- The Washington Times - Thursday, December 25, 2003

NEW DELHI — Bitter enemies India and Pakistan gingerly began talking peace this year, while across Asia governments dealt with terrorism, weak economies and the SARS outbreak.

In Indonesia, the August bombing at the JW Marriott Hotel in Jakarta killed 12 persons and was blamed on a group linked to terror network al Qaeda that seeks to create a pan-Islamic state in Southeast Asia.

In Afghanistan, the deposed Taliban regime showed signs of resurgence. And the search for terror mastermind Osama bin Laden continued along the remote, mountainous border with Pakistan.

Tensions over North Korea’s nuclear ambitions remained high after the isolated communist dictatorship pulled out of a global nuclear weapons accord and said it was preparing to build a “nuclear deterrent force” — widely interpreted to mean its own atomic arsenal. Six-nation talks on the issue made little progress.

Malaysian Prime Minister Mahathir Mohamad set off a storm of Western criticism in the final days of his 22 years in power with his statement: “Jews rule the world by proxy.” New Prime Minister Abdullah Ahmad Badawi, a former Mahathir deputy, pledged a tough stance against Islamic militants in his country.

In South Asia, where India and Pakistan nearly went to war two years ago after an attack on the Indian Parliament by Islamist militants, the countries began talking. The steps by the nuclear-armed rivals, while limited, have been significant: reopening land borders, the expected resumption of train and air links, and scaling back forces along their border.

Sri Lanka’s efforts to forge a lasting peace with the Liberation Tigers of Tamil Eelam rebels stalled, however, largely owing to a standoff between President Chandrika Kumaratunga and Prime Minister Ranil Wickremesinghe. The war has killed more than 65,000 people since 1983.

The Himalayan kingdom of Nepal grappled with the rebellion by a Maoist-inspired movement that has intensified attacks on civilian as well as government targets since peace talks broke off in August. More than 8,200 people have been killed in the conflict.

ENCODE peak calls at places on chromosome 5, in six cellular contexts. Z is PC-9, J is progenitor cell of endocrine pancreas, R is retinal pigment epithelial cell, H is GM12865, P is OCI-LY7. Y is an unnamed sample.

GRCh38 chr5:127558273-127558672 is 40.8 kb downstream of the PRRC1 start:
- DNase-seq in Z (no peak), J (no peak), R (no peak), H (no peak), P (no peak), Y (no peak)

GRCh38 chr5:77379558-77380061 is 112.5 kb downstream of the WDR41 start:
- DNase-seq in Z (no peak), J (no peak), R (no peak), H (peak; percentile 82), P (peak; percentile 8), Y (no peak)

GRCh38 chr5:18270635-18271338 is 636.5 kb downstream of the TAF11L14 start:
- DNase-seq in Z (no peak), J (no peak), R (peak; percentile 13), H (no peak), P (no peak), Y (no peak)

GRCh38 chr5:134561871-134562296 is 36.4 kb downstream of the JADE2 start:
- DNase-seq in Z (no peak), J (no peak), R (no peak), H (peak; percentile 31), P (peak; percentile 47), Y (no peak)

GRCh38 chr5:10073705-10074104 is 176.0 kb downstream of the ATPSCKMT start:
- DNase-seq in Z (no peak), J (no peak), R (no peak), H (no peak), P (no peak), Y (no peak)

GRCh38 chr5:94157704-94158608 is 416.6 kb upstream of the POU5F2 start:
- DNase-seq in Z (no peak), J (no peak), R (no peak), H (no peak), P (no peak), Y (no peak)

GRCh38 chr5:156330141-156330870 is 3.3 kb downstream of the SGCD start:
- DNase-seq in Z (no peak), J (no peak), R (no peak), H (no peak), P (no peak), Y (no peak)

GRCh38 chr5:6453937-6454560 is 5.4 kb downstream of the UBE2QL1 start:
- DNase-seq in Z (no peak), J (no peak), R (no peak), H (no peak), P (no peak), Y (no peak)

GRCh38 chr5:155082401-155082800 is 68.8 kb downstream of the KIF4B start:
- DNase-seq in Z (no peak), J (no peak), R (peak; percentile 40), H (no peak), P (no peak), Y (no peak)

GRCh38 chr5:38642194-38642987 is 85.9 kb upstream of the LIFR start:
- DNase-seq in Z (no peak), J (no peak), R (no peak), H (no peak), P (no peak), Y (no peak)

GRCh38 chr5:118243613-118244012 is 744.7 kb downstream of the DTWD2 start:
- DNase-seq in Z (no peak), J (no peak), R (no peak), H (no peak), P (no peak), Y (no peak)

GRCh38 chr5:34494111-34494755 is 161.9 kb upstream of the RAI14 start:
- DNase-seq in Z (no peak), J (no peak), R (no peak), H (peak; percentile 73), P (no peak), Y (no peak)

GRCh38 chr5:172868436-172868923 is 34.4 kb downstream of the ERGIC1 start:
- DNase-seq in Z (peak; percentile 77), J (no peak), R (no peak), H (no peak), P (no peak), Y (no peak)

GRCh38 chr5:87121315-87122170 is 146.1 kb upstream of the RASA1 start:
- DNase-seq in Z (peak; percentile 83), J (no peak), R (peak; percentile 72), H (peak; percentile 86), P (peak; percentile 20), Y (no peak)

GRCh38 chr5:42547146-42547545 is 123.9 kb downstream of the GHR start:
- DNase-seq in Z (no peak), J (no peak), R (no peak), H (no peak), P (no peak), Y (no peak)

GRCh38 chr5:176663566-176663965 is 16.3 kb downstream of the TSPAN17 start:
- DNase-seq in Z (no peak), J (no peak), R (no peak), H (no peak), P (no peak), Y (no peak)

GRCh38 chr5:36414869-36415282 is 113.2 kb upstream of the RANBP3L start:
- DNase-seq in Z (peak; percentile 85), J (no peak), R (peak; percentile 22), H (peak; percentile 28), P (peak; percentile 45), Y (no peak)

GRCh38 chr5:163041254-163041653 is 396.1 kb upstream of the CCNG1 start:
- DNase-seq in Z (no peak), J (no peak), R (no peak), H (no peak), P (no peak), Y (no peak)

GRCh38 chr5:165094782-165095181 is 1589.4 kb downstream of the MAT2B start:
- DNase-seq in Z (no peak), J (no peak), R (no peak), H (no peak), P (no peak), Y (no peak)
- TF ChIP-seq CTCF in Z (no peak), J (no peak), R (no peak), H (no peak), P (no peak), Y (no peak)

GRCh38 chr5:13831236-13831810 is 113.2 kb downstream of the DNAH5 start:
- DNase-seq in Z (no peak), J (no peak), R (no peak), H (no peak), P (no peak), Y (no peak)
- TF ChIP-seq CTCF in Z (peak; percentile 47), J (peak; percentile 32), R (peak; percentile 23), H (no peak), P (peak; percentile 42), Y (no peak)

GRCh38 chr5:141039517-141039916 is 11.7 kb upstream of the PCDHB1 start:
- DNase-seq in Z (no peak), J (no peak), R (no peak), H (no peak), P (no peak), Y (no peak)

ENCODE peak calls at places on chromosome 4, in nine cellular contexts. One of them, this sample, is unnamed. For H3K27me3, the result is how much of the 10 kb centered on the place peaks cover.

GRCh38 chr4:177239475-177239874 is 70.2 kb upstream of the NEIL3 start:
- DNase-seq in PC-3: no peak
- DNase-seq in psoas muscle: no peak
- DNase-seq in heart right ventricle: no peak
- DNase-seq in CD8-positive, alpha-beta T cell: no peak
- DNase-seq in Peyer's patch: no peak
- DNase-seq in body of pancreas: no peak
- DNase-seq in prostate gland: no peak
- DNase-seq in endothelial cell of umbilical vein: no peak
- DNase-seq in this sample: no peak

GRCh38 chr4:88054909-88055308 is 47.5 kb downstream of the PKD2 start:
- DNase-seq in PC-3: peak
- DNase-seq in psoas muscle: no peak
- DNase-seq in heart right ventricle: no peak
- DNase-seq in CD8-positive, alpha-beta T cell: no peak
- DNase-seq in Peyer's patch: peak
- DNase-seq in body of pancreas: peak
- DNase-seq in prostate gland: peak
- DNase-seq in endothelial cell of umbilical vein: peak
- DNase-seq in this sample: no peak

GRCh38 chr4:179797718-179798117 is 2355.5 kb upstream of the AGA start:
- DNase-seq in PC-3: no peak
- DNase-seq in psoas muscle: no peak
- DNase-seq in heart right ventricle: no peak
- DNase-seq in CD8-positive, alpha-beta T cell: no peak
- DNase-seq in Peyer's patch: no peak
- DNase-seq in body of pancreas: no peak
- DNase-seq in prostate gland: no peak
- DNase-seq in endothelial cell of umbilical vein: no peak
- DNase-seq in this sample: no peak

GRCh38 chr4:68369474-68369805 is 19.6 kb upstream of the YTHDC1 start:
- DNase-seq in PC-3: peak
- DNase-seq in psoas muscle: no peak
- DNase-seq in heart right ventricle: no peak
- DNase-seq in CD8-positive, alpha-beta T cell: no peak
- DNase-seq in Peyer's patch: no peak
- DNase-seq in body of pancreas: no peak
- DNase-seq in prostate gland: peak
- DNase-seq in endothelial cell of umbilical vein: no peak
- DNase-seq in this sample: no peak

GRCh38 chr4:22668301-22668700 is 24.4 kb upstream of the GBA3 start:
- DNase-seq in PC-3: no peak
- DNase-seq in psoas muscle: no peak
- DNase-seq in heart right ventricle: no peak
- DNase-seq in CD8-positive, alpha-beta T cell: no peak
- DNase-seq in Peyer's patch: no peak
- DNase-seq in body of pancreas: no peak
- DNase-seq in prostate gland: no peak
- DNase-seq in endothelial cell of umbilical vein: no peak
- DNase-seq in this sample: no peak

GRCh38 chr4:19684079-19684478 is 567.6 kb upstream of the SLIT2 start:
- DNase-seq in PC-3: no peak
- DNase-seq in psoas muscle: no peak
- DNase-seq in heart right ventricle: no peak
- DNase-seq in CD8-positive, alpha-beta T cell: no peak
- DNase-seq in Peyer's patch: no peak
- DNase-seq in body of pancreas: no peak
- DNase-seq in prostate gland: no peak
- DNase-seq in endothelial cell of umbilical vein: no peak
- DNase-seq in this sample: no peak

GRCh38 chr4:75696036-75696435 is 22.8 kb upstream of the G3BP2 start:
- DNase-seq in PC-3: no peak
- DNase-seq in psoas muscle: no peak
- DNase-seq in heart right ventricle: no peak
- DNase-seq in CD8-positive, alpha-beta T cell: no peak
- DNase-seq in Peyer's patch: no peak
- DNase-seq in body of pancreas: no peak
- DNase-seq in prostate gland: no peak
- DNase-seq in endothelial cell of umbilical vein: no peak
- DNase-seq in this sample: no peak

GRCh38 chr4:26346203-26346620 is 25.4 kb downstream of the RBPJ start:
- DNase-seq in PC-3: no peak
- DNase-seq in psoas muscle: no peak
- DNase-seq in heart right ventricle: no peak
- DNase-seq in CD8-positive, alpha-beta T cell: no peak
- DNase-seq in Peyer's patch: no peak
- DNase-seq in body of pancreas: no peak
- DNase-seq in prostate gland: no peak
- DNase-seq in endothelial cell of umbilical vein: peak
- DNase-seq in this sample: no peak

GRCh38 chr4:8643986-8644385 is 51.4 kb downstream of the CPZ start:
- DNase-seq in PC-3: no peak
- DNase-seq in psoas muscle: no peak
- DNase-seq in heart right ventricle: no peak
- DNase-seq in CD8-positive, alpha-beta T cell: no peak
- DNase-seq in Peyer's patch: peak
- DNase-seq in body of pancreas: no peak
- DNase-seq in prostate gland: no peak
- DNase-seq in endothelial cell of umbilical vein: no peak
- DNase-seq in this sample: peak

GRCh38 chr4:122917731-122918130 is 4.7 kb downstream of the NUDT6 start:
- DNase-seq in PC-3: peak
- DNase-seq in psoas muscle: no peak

Indonesia prepared in the spring for its first direct presidential election — a milestone in its transition to democracy. In the Philippines, President Gloria Macapagal Arroyo, who was sworn in when Joseph Estrada was forced from power in 2001, made plans to seek her own six-year term in 2004, facing at least three other candidates, including an action-film star who is a close friend of Mr. Estrada.

In Singapore, the son of founding father Lee Kuan Yew was anointed to play an increasingly important political role. The government, which dealt with the severe acute respiratory syndrome, a slow economy, the worst unemployment in 17 years and continuing terrorism fears, announced that Lee Hsien Loong would take over as prime minister by 2005.

While Asian countries did not play leading roles in the war to overthrow dictator Saddam Hussein, the deployment of troops to Iraq became a major issue in such places as South Korea and Japan. Early this month, Japanese Prime Minister Junichiro Koizumi’s Cabinet approved sending about 1,000 soldiers to help in Iraq’s reconstruction — the largest overseas deployment of Japanese troops since World War II.


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